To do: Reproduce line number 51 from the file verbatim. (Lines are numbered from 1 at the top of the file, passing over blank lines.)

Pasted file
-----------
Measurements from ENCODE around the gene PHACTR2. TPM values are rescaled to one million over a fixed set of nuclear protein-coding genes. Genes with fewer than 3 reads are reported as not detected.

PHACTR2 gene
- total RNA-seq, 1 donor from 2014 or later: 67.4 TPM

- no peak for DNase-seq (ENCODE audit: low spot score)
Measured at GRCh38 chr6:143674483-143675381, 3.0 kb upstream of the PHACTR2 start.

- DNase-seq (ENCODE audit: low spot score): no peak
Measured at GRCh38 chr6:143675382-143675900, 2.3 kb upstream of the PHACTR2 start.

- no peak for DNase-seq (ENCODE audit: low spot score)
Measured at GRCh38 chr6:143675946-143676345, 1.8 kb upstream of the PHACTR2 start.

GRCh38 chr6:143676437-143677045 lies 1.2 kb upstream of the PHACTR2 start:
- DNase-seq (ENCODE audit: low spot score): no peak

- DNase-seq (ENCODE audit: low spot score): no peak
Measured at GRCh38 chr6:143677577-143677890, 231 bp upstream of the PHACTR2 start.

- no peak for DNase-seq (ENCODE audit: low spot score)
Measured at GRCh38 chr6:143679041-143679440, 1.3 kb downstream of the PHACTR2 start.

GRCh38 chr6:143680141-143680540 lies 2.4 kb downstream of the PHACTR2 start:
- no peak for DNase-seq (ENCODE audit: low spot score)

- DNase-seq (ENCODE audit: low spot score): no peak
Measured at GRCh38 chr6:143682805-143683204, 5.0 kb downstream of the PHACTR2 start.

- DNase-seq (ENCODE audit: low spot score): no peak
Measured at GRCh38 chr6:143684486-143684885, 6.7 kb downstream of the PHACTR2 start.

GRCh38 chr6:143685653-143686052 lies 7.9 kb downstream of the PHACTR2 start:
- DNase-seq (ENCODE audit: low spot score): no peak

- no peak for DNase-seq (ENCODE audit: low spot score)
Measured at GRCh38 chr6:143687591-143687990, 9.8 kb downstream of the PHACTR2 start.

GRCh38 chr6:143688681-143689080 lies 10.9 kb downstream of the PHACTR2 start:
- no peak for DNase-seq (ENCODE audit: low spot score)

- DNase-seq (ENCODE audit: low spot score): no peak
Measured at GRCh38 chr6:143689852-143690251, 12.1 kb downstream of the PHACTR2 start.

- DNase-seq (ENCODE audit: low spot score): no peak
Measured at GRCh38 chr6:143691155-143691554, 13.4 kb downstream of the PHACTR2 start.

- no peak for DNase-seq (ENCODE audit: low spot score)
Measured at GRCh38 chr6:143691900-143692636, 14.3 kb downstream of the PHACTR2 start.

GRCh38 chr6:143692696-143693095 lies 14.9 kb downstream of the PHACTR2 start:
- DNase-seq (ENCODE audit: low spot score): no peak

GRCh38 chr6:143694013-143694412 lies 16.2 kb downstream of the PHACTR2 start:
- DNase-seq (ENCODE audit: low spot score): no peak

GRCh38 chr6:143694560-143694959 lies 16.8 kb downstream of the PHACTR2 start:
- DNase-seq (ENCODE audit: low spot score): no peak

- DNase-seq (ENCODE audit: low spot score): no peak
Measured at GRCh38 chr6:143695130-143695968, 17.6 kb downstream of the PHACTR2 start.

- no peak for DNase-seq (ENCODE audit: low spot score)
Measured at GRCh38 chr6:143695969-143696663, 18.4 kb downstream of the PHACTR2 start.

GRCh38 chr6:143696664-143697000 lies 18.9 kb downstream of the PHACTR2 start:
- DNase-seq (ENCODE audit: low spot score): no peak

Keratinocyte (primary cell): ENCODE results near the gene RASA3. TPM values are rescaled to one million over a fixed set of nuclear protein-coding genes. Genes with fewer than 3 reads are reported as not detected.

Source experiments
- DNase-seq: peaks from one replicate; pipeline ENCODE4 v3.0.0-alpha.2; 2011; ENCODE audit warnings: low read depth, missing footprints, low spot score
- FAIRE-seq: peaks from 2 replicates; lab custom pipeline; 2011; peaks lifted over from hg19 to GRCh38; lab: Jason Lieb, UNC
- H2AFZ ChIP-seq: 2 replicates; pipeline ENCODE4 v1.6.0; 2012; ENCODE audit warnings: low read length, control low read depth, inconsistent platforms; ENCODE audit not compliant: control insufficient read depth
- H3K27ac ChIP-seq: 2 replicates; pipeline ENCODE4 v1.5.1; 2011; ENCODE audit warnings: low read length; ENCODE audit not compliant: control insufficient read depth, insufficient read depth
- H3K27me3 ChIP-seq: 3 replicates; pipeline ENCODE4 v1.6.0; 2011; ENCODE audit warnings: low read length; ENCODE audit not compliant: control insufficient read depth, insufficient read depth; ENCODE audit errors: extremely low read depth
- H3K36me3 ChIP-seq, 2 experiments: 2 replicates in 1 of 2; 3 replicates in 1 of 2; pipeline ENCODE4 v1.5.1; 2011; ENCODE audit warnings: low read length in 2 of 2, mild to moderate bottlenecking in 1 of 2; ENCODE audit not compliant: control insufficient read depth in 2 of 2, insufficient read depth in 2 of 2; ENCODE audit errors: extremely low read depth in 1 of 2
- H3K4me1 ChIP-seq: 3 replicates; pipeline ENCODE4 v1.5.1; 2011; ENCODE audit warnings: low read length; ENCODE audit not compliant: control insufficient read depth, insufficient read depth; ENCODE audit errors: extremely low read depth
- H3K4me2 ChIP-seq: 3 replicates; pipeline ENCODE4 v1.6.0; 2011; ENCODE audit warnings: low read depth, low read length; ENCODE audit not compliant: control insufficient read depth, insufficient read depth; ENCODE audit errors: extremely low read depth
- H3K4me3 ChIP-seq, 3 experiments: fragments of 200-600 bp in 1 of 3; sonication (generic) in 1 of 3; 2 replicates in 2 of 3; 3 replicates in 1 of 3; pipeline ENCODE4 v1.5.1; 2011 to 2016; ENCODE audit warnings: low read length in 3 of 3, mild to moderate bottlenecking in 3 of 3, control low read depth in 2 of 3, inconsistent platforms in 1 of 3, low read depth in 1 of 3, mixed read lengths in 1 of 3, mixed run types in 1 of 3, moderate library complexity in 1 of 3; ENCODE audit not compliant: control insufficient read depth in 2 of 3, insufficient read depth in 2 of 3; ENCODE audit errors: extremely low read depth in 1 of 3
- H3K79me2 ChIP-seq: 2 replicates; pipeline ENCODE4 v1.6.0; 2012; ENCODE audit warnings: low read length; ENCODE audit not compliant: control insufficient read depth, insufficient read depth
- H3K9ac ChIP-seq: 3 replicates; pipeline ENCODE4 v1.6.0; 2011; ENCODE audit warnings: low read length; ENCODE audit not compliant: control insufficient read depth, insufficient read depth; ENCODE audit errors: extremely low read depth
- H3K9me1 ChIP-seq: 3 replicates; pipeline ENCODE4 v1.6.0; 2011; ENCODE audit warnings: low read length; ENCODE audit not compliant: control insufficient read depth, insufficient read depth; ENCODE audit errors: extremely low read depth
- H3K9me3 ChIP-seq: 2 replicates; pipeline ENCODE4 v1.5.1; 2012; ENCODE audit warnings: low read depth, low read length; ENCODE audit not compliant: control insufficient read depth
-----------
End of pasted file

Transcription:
- H3K27ac ChIP-seq: 2 replicates; pipeline ENCODE4 v1.5.1; 2011; ENCODE audit warnings: low read length; ENCODE audit not compliant: control insufficient read depth, insufficient read depth